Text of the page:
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    Patients suspected of having primary hyperaldosteronism based on signs, symptoms, or resistant hypertension should be tested. The best screening tests to determine if a patient has primary hyperaldosteronism are simple blood tests that measure the levels of potassium, aldosterone, and renin in the blood. Patients with primary hyperaldosteronism will classically have high aldosterone levels and suppressed renin levels (very low). They will often also have low potassium levels. If the screening tests suggest primary hyperaldosteronism, then additional testing may be performed to confirm the diagnosis. The confirmatory tests involve trying to suppress (lower) the amount of aldosterone that is being made by giving the patient a medication through the veins (IV or intravenous fluid). If the aldosterone levels are still high and the renin levels are still low after these maneuvers, the diagnosis is confirmed.
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    It is important to note that certain high blood pressure medications may interfere with the diagnostic tests for primary hyperaldosteronism and thus, after consultation with a physician, should be discontinued 4 to 6 weeks prior to testing. The best screening tests to determine if a patient has primary hyperaldosteronism are simple blood tests that measure the levels of potassium, aldosterone, and renin in the blood.
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    In the 24-hour urinary excretion of aldosterone test, a patient eats a high-salt diet for 5 days before measuring the amount of aldosterone in the urine over a 24-hour period. In patients with primary hyperaldosteronism, aldosterone will not be suppressed by the salt load, and the level of aldosterone in the urine will be high.
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    In the saline suppression test, the patient is given a salt solution through an IV, after which the levels of aldosterone and renin in the blood are measured. In patients with primary hyperaldosteronism, the level of aldosterone in the blood is still high and the level of renin is low even after this salt loading.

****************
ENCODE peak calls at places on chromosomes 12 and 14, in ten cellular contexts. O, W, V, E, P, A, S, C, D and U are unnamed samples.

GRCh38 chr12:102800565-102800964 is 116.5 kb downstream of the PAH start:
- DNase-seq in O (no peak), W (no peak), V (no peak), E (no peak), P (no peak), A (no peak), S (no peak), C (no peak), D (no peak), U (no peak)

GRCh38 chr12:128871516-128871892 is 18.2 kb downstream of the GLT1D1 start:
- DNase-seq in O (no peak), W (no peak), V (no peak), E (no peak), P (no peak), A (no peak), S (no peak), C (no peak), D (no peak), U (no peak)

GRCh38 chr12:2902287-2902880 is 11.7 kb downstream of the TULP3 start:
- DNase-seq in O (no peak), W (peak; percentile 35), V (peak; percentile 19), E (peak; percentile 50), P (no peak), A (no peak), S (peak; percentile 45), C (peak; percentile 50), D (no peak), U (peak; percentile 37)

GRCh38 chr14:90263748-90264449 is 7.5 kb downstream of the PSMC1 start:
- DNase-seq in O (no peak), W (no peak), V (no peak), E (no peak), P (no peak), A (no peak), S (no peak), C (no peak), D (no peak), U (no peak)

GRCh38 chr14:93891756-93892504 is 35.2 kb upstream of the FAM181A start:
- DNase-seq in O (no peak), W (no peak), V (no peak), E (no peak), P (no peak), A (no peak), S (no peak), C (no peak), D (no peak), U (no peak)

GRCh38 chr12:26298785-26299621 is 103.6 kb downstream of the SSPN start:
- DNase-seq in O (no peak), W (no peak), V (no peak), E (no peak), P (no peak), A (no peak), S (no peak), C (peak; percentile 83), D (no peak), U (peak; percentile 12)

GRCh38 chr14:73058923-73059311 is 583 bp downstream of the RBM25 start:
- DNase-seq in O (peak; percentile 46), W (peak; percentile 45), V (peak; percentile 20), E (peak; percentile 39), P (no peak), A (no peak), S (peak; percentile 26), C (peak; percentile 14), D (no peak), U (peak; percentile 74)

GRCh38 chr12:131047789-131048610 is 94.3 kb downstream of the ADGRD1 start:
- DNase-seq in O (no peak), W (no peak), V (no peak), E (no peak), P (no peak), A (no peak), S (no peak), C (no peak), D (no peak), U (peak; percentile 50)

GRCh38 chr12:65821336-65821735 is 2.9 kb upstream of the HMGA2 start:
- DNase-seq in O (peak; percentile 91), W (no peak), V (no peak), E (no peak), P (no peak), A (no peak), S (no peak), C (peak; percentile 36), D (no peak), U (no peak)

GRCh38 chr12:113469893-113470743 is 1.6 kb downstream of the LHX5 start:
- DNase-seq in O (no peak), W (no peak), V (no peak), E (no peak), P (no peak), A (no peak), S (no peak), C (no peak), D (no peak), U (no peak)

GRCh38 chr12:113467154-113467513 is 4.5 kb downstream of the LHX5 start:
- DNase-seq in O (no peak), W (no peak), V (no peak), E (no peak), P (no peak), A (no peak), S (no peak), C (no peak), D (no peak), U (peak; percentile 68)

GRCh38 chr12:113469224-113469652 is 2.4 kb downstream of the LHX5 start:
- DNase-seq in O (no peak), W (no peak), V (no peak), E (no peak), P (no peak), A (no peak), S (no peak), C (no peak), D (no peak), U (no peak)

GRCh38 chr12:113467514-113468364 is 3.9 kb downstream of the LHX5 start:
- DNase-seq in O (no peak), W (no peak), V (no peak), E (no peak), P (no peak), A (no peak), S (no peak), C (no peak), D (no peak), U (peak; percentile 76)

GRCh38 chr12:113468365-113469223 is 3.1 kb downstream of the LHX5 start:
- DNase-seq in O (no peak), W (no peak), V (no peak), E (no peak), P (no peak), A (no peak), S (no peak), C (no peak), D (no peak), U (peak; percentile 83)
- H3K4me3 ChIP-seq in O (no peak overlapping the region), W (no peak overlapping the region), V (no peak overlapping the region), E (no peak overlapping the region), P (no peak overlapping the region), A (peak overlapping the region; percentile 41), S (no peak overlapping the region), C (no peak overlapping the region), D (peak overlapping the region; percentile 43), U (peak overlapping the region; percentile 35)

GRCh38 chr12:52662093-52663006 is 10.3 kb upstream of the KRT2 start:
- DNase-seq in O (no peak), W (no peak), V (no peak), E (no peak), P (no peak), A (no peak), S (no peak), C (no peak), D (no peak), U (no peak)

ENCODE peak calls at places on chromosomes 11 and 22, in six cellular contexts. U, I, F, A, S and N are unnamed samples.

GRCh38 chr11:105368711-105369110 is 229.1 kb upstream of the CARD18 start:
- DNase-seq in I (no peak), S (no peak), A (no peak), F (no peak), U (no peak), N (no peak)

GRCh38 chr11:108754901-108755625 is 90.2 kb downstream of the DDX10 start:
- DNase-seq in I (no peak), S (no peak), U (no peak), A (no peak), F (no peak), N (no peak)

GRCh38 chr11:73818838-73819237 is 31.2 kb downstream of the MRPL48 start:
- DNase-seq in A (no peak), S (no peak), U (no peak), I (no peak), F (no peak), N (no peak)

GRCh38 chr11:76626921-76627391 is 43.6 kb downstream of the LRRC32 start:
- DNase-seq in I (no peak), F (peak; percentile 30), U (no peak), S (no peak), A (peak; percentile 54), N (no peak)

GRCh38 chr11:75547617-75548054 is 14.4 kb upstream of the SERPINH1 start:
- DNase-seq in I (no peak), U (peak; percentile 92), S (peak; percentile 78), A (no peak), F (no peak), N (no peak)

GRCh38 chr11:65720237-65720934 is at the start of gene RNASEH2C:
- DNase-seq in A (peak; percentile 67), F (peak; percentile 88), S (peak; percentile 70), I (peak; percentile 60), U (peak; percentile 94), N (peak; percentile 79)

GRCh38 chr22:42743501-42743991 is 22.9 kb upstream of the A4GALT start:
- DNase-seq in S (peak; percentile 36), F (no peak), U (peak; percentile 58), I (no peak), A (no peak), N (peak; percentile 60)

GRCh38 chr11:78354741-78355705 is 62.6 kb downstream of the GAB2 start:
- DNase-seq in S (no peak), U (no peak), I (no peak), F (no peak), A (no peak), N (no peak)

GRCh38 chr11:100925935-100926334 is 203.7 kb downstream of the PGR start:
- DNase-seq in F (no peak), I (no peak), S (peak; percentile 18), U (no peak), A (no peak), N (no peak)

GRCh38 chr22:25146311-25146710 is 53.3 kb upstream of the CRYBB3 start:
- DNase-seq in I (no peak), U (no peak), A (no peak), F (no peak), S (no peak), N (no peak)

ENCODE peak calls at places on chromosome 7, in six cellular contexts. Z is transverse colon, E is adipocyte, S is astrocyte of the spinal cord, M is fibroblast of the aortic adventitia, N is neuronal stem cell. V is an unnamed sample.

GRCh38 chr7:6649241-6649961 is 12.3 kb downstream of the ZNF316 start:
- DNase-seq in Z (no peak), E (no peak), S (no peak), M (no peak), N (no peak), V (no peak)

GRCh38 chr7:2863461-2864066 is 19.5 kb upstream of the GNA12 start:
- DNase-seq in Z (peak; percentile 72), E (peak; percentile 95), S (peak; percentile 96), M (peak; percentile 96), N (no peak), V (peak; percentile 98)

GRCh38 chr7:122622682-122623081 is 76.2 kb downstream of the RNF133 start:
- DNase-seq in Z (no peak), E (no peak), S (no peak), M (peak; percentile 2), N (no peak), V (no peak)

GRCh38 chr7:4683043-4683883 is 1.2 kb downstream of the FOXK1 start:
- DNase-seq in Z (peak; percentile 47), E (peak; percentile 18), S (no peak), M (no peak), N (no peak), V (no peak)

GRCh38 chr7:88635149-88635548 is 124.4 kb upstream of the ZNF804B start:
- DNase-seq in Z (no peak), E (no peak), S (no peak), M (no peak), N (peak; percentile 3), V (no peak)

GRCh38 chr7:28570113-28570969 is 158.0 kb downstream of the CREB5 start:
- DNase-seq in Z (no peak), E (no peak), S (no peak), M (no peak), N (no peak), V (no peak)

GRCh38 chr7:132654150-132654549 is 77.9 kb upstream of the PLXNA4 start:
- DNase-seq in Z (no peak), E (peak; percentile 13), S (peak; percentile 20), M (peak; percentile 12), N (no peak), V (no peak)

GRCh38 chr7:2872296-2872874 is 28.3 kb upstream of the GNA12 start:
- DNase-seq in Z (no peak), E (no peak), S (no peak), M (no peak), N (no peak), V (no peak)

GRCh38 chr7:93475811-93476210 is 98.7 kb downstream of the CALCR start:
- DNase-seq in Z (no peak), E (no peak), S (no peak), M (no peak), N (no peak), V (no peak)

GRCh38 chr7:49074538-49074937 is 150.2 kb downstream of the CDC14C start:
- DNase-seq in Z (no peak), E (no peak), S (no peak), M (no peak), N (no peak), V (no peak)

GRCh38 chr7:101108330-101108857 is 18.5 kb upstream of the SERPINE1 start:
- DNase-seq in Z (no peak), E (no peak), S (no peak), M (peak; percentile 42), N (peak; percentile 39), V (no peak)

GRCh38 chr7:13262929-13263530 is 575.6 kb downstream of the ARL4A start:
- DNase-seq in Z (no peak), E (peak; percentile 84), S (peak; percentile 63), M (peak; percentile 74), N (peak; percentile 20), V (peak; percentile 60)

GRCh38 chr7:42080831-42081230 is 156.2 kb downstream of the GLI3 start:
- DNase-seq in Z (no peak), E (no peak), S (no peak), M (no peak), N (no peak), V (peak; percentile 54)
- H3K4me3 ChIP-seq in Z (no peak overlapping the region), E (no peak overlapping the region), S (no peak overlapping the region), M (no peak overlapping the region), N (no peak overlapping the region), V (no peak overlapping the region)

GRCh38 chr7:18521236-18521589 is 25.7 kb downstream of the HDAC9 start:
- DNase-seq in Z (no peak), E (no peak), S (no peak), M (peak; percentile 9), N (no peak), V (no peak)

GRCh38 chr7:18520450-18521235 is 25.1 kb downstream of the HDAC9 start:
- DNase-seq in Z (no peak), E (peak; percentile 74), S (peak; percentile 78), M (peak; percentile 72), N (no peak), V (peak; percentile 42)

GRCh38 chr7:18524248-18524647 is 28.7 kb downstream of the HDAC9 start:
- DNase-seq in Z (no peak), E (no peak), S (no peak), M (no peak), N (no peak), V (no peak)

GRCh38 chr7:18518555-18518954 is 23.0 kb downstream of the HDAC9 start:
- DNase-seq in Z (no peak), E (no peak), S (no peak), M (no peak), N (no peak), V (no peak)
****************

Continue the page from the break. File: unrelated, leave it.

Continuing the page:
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    The CRH stimulation test will see if the body can increase the amount of cortisol and ACTH made by the body in response to corticotropin releasing hormone (CRH). Patients with Cushing's disease (pituitary adenoma) should be able to increase the levels of cortisol and ACTH while patients with an ectopic tumor usually cannot.
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    An inferior petrosal venous sinus sampling test involves threading a long, tiny plastic tube or catheter up through the veins of the body to measure the blood levels of ACTH directly from the veins that come from the pituitary. This is done through a small needle-stick in the groin area and is generally not painful.
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    To diagnose a thyroid nodule, a complete medical history and physical examination should be done by your physician. Pertinent signs and symptoms of the thyroid nodule should be discussed. The patient's neck should be inspected and then examined while sitting up at rest and again while swallowing. The firmness of the nodule and whether it moves easily should be noted.